Too many Canadian women taking a powerful acne medication are not following guidelines to avoid pregnancy while taking the drug, putting themselves at risk of delivering a child with severe birth defects, according to a new study.

Isotretinoin, sold under the brand name Accutane as well as in generic form, has been available for use in Canada since 1983. The drug is a vitamin A derivative called a retinoid that helps prevent acne by reducing production of an oily skin substance called sebum.

While the drug is effective, it can also severely harm a developing fetus, causing malformations of the head and face, cardiac and central nervous system defects, as well increase the likelihood of miscarriage or the need for a medical termination.

Because of the risk of birth defects, Canada has a pregnancy prevention program in place so that women taking the drug are fully informed of the risks.

The program calls for patients starting the drug to provide two negative pregnancy tests, written consent that they understand the risks, and agree to use two reliable birth control methods while they are under treatment.

But a new study in this month’s Canadian Medical Association Journal finds that as many as 30 to 50 per cent of women taking the drug do not comply with the program’s requirements.

The researchers looked at patient records for more than 59,000 Canadian women aged 12 to 48 years taking isotretinoin between 1996 and 2011.

Over the 15 years, there were 1,473 pregnancies. Only 118 of these pregnancies resulted in live births, and of them, 11 of the babies were born with birth defects.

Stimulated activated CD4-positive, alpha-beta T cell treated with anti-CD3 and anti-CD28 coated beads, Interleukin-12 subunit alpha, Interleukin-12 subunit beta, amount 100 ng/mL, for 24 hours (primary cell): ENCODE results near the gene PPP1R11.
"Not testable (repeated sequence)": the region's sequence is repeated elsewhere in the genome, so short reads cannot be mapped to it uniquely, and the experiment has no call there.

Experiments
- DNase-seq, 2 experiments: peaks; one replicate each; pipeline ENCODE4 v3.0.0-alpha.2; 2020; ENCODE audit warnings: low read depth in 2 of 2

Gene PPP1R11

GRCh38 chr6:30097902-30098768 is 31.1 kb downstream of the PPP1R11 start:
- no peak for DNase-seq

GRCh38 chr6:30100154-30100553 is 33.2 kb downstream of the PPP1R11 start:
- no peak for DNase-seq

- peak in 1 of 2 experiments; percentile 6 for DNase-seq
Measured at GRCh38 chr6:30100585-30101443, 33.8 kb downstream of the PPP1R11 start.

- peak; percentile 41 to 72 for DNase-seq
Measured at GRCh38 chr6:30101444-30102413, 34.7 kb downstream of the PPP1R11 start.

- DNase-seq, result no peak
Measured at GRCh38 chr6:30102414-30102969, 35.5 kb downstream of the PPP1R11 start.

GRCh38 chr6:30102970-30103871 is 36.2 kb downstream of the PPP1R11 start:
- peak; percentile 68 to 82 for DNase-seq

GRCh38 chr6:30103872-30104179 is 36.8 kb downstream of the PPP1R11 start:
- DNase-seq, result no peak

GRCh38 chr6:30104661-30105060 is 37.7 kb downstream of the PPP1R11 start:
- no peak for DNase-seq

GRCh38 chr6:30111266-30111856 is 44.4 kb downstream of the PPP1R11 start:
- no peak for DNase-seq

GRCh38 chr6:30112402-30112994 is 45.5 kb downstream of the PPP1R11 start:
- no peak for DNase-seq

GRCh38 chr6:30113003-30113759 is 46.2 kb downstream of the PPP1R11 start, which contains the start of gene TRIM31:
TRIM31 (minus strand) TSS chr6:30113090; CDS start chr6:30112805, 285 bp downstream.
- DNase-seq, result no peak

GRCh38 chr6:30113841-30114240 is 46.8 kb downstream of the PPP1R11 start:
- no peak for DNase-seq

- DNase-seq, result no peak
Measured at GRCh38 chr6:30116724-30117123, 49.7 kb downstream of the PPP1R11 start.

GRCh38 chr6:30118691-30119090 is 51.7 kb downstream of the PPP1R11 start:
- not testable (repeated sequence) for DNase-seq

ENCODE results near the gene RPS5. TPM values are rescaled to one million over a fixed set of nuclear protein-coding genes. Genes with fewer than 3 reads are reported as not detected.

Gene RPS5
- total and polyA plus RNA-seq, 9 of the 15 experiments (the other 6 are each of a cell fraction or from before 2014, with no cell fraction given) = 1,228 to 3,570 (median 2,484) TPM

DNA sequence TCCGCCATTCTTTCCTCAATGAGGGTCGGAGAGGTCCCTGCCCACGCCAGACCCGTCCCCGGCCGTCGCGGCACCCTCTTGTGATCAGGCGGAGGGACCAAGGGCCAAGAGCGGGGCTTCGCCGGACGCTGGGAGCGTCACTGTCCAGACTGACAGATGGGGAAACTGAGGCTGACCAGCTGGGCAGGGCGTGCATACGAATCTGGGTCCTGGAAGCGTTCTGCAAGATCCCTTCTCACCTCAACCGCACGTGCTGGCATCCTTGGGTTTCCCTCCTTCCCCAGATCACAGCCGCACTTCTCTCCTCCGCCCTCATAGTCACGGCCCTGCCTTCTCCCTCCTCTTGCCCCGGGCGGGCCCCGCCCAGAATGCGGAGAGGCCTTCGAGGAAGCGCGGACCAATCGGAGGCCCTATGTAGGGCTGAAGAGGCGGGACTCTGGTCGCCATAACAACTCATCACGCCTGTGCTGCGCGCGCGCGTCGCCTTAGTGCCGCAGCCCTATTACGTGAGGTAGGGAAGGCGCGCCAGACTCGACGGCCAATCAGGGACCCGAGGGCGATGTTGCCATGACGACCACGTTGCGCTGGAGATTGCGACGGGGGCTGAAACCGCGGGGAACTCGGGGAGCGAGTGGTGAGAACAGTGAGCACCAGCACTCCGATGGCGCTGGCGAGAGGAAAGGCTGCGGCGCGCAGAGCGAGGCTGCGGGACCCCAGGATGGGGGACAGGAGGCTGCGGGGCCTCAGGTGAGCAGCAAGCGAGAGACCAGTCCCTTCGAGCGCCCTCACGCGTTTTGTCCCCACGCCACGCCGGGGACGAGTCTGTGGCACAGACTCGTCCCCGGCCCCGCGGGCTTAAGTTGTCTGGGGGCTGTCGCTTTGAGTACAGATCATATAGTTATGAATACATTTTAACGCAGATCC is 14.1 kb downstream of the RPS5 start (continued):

One of the study’s authors, Brandace Winquist, a research consultant with the Saskatchewan Health Quality Council, says if all of the recommendations of the pregnancy prevention program are followed, many, if not all, pregnancies can be avoided.

“When they aren’t, these mothers are put into difficult situations – situations that represent ethical dilemmas. And these dilemmas are very much avoidable with good clinical practice,” she told CTV News from Swift Current. 

The researchers found that only one-quarter to one-third of women taking the drug also obtained birth control prescriptions. However, they note that they were not able to track the use of birth control pills obtained from free clinics or elsewhere, nor could they track the use of other birth control methods, such as intrauterine devices or condoms.

The study’s lead author, Dr. David Henry, a senior scientist at the Institute for Clinical Evaluative Sciences (ICES) and co-lead of the Canadian Network for Observational Drug Effect Studies (CNODES),  says the pregnancy prevention program is only partly effective.

He says its effectiveness rate hasn’t improved in the 15 years that Accutane has been available in Canada and that both patients and doctors need to take isotretinoin’s risks seriously.

“It is the responsibility of doctors and pharmacists to ensure that these drugs are prescribed and dispensed safely and it’s the responsibility of patients to use them properly,” he said.

Henry said it’s also worrying that many women prescribed isotretinoin don’t appear to be trying other prescription acne medications that might be safer for them to take.

“(Isotretinoin) should only be used in severe scarring cases of acne,” Henry said. “This has been known a long time. And the price you pay for an effective therapy in that situation is to properly adhere to the program,” said Henry.

Toronto dermatologist Dr. Paul Adam said that both doctors and patients need to be more careful with Isotretinoin.

“I had one case of a girl (seeking the drug) who said she hadn’t had sex in a long time, and when we went and did the baseline testing, she was already pregnant and didn’t know it,” he said.

“If I feel the patient isn’t able to to carry out their part of it, I don’t give them the medication,” he added.

A spokesperson for Health Canada said the agency is reviewing the results of the study “and will take appropriate action as needed upon completion of its review.”

A spokesperson for Health Canada said the agency is reviewing the results of the study “and will take appropriate action as needed upon completion of its review.”

With a report from CTV medical specialist Avis Favaro and producer Elizabeth St. Philip